Vietnam drug kingpin, four accomplices sentenced to death
The court found Duong, 39, Nguyen Duc Ky Nam, 52, Le Van Mang, 33, Pham Bao Quan, 37, and Le Huong Giang, 32, guilty of “illegal production of narcotics.”
Other defendants in the case, Nguyen Thu Huyen, Nguyen Ba Thanh, Pham Thi Thu Huyen and Nguyen Dac Huy got life sentences.
Vu Hoang Anh Ngoc, Duong’s girlfriend, will spend 16 years in jail for “illegal storing of narcotics.” The two have a four-year-old child together.
Duong was also given a life sentence for trading narcotics, nine years for fraudulent appropriation of assets, four years for escaping from detention facilities and two years for counterfeiting documents and seals of agencies.
Van Kinh Duong at the HCMC court, July 23, 2020. Photo by VnExpress/Huu Khoa.
The hardened criminal was first jailed in 2008, when he was charged with robbery and storing narcotics. In 2010, when his sentence was still in effect, Duong broke out of prison along with three other inmates.
He then returned to his criminal life by delivering drugs for Hoang Phuong Lam, another druglord based in Hanoi, from the capital city to southern Vietnam.
In 2012, Lam’s ring was busted by the Ministry of Public Security, but Duong managed to give authorities the slip and disappeared once more.
It was later found that Duong was residing in Ho Chi Minh City after changing his name to Tran Ngoc Hieu. In Saigon, he is said to have met a mysterious patron, Tom, in a bar in 2016.
Back then Duong told the police he neither knew Tom’s real name nor where he lived. But investigators found out this Tom was actually Nguyen Duc Ky Nam.
Nam taught Duong to create narcotics from scratch, and provided the substances to make them.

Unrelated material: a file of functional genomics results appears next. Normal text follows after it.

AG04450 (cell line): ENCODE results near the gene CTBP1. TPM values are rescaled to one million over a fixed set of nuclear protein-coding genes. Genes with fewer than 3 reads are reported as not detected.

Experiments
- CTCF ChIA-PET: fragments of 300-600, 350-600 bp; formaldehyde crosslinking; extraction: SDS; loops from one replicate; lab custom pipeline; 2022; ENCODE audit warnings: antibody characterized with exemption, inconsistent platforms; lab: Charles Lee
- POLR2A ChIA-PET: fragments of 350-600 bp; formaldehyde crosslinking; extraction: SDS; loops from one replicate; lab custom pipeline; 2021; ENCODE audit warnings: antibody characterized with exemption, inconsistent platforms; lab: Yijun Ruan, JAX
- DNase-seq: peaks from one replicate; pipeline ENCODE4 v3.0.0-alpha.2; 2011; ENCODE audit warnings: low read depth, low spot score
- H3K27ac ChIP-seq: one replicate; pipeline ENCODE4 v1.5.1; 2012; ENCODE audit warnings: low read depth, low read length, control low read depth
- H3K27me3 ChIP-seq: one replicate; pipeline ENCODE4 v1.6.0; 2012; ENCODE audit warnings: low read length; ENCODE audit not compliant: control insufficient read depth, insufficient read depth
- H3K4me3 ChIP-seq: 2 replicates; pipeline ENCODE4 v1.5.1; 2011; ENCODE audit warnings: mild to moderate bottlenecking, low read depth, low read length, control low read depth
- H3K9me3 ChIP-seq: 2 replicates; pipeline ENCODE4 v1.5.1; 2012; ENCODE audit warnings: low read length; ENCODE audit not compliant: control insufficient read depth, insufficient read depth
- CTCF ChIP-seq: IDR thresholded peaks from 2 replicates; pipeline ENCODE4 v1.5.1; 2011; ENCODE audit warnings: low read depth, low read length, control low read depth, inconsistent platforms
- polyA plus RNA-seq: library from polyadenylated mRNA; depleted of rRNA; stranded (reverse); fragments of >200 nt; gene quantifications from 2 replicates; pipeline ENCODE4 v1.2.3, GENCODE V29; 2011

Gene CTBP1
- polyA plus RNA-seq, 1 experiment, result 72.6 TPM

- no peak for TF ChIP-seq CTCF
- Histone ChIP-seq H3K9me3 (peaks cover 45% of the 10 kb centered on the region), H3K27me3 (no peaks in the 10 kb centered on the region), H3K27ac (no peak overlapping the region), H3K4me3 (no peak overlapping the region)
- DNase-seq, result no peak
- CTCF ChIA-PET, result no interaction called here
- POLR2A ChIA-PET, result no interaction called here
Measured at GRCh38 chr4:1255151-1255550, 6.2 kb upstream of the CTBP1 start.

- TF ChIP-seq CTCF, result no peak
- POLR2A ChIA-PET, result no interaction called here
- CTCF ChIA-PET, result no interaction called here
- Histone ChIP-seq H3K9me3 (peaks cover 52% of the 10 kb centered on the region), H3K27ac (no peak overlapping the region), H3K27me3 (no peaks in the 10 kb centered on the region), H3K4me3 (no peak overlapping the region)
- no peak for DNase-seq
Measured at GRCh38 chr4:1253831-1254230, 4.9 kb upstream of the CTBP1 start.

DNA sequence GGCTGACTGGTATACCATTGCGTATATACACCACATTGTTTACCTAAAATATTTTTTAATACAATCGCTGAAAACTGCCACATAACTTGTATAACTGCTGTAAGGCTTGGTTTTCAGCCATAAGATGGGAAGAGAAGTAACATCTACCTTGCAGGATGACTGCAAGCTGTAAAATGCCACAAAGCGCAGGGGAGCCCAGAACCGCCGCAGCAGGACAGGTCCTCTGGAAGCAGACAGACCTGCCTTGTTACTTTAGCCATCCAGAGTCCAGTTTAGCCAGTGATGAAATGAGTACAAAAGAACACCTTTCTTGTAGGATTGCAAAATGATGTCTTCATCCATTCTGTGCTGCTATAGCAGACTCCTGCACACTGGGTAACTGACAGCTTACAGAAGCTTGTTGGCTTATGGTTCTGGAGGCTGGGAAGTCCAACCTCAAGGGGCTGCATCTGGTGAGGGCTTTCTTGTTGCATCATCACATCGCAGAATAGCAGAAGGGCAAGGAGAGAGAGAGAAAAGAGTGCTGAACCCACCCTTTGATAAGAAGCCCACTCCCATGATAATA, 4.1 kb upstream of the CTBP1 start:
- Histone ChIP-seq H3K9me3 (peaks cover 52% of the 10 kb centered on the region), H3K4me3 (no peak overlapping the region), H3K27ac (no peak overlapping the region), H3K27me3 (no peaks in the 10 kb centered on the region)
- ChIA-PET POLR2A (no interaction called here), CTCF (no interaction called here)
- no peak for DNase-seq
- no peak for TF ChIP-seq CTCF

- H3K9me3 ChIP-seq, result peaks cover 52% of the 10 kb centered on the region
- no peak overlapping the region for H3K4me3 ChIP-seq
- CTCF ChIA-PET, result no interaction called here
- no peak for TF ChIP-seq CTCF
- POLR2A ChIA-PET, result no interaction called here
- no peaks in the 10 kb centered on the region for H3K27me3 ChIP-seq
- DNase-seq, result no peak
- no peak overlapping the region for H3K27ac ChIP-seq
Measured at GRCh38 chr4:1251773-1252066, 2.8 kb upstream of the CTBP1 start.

In the beginning, Duong was only in charge of finding locations and hiring workers to construct drug-producing facilities. Later, he created his own drug ring, with Nam joining him as a manager for one facility in Dong Nai Province, which neighbors HCMC. Nam was also in charge of creating new types of drugs.
As his business boomed and other drug rings stepped up their game, Duong decided to expand his empire. New facilities in the central regions and HCMC were constructed. He took great care to avoid detection, passing orders to his underlings remotely.
But Duong also lived a high life in Saigon with his girlfriend Ngoc, who also helped him to store narcotics until the ring was busted in April, 2017.
Duong and his ring had been on the police’s radar for more than a year by then. In the raid that busted the gang, police found that the gang had made 124 kilograms of powdered drugs turned into 500,000 ecstasy pills weighing 120 kilos in total. The pills were hidden in coffee packages.
This has been identified as the largest synthetic drug production and trading ring in Vietnam so far.
Investigations have revealed that the ecstasy powder was first made in Nha Trang, before being delivered to Dong Nai and HCMC to be molded into pills and stored in coffee packages.
By the time it was detected by the police, the ring had already sold 18 kg for VND50,000-70,000 ($2-3) per pill.
The trial opened on July 16.
Vietnam has become a key drug trafficking hub despite having some of the world’s toughest drug laws.
Those convicted of possessing or smuggling more than 600 grams of heroin or more than 2.5 kilograms of methamphetamines face the death penalty. The production or sale of 100 grams of heroin or 300 grams of other illegal narcotics is also punishable by death.
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